It’s not UKIP we need fear, it’s fear itself

Just gone 9am, UKIP’s won 90 out of 1,533 council seats declared, about 5.87% of seats. Not much of very little is still fuck all, and they’ll remain a minority party – the real fear is the utter cravenness of the other party leaders who’ll clone themselves on UKIP’s racist demagoguery all the more. None of them actually believe in anything, all they believe is ‘principles without power’ are worthless. As Tony Blair said in one of his speeches of his swansong tour of 2006-2007, Labour’s electoral success had in no small part come from its ability to clone if not pre-empt the Tories. ‘Now,’ he continued, ‘there’s a rising threat to our electoral base from the BNP…’ and he left the thought hanging. Soon enough the likes of Margaret Hodge were demanding local homes for local people, ID cards were needed to sort us honest citizens from benefit-scrounging, NHS-piss-taking foreigners, foreign students were worthy of greater surveillance on campus, while the criteria non-EU students had to meet to come were raised.
I don’t know what the point of power is however if you’ve no principles. What kind of definition of power is it if you’re only ever trying to pre-empt your opponents? When Blair and Brown were in office, the Tories in opposition still got any number of their policies through thanks to Labour’s utterly cynical policy hijackings, the Tories’ frustration being only that Labour were taking the credit for their ideas.

The real danger comes not from UKIP but from these violently unprincipled wankers shitting bricks over the antics of a psychotic old drunk, and deciding that’s how they should also behave to remain popular.


Future of REAL PERSON in doubt

You know I can’t help but think the reporter’s somewhat missed where the real tragedy may be here…

The Future Of Wallace And Gromit In Doubt Nick Park, the creator and director of Wallace and Gromit, thinks his animated double act may never return to our screens. The frail health of actor Peter Sallis, who voices the enterprising inventor Wallace, casts a shadow over the future of the series.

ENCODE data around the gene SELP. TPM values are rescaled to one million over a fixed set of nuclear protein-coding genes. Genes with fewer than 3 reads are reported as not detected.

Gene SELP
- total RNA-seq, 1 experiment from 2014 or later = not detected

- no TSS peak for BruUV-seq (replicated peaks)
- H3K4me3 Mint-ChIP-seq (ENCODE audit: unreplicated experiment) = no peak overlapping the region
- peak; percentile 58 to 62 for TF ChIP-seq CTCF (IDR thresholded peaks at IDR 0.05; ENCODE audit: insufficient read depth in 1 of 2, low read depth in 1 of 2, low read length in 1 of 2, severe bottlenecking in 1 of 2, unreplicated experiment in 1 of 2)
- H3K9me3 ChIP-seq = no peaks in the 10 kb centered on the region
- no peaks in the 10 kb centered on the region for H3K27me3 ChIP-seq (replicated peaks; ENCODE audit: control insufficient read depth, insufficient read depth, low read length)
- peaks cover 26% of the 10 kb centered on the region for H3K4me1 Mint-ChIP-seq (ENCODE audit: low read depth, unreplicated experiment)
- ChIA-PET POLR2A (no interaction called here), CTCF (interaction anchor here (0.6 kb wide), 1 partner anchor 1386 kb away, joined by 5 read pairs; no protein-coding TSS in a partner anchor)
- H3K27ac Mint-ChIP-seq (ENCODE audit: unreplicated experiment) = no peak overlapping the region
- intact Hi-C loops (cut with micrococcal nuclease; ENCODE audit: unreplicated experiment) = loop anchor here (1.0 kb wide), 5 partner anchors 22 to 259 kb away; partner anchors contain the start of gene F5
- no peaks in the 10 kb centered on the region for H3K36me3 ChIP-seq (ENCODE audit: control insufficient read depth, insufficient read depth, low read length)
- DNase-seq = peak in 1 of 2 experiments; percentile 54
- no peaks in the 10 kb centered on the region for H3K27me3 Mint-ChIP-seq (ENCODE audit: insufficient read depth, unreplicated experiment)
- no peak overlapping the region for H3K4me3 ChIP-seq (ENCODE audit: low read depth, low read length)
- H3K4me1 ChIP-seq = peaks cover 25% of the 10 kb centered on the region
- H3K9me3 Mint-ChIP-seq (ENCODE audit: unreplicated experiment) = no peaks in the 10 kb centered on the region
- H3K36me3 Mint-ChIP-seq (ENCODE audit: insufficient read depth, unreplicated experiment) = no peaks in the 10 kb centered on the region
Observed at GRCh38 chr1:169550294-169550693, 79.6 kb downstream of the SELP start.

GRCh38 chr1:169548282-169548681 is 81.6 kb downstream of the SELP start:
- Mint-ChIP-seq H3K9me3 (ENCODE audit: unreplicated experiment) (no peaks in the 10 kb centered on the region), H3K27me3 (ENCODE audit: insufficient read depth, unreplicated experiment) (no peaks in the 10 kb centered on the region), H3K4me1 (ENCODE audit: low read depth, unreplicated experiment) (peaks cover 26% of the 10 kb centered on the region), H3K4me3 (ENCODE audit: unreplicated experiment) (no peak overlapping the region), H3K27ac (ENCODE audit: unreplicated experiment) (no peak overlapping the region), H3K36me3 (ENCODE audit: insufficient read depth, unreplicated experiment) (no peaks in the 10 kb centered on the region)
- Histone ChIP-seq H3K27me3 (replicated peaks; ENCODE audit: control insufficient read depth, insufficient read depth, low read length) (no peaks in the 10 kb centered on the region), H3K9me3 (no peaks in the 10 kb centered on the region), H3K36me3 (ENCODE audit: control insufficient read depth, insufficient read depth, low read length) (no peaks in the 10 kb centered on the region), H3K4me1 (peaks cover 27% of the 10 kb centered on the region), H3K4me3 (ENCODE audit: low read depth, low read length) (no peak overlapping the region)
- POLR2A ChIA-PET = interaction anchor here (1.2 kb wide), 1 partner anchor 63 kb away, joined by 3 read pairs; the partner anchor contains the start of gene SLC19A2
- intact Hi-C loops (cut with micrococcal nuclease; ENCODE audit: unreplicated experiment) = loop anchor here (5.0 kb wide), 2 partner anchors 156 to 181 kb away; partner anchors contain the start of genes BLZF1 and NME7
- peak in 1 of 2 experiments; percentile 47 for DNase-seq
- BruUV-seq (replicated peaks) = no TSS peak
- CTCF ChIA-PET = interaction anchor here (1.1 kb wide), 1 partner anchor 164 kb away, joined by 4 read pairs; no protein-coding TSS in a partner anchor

Holy cow – the telly’s blown up!

We were watching a wonderful documentary about Alan Bennett, observations from a 1980s hotel, eee, ooo, all doilies and cake stands, perfect Sunday night TV and not the suicide kind, when the image on the TV screen suddenly contracted in size, as if the life within the thing were moving away from us and was exiting out the back of the telly … then the image folded in on itself into a grey line that disappeared, and the screen went black, and a very light haze of smoke came out the rear, smelling of burnt electrics and dust.

And that was it. This big bulbous cathode tube job dating from the middle of the John Major years had finally bought the farm. Or had it? Who could we call to come diagnose its ailment, and maybe restore it to full health? Time was when we would have a repair man round, there was a guy who lived in the next street from us in London, a radio fanatic called Gerald who looked like the professor off the Muppet Show and whose entire house was a radio museum, and who begrudgingly fixed TVs. He was regularly round, about once a month it seemed, in between power cuts, usually when the TV picture refused to stabilise and it just zipped diagonally along, and he’d come take the back off the TV, fiddle with this and that, and after a few minutes all was well and he’d get a large blue fiver for his trouble. Why we never cashed in on an ex-rental TV from OTV I don’t know, but we were doomed to miss that ship.